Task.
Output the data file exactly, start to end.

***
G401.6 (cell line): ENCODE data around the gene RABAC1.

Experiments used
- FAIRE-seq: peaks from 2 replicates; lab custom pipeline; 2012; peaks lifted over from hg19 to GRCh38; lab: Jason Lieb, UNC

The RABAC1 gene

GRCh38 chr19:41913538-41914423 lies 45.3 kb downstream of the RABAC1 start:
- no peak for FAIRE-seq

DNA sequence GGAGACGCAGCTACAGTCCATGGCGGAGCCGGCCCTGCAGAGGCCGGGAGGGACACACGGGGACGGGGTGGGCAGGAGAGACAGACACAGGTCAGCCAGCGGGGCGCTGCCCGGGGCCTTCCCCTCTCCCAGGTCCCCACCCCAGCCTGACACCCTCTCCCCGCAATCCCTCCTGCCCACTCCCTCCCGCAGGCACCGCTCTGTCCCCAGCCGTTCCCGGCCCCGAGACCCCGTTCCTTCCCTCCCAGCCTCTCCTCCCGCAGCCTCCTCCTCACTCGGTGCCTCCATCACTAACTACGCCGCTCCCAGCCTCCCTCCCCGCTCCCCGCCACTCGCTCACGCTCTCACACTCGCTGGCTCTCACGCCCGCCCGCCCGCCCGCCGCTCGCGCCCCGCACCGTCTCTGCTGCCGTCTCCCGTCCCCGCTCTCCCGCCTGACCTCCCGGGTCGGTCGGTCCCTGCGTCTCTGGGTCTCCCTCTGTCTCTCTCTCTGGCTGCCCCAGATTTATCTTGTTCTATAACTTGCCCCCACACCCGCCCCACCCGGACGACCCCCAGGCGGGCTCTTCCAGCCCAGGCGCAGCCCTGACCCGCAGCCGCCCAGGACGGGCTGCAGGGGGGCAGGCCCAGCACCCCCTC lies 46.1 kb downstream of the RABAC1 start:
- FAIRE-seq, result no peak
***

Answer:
G401.6 (cell line): ENCODE data around the gene RABAC1.

Experiments used
- FAIRE-seq: peaks from 2 replicates; lab custom pipeline; 2012; peaks lifted over from hg19 to GRCh38; lab: Jason Lieb, UNC

The RABAC1 gene

GRCh38 chr19:41913538-41914423 lies 45.3 kb downstream of the RABAC1 start:
- no peak for FAIRE-seq

DNA sequence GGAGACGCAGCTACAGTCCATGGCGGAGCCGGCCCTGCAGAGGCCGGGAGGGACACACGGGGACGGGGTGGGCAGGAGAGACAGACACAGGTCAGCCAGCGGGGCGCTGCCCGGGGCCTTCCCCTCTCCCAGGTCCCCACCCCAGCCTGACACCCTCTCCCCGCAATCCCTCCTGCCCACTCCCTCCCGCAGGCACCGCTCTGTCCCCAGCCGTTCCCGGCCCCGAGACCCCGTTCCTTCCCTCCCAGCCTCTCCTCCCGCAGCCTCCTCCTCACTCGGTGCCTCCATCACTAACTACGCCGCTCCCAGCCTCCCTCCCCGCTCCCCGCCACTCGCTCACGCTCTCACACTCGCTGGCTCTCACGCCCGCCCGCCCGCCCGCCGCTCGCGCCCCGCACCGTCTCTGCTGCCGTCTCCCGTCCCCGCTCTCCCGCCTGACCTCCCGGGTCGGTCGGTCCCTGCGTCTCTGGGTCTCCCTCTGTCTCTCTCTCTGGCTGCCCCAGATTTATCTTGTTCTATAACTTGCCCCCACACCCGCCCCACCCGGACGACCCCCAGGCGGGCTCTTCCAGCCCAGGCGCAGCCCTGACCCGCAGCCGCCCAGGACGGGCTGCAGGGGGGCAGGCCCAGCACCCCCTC lies 46.1 kb downstream of the RABAC1 start:
- FAIRE-seq, result no peak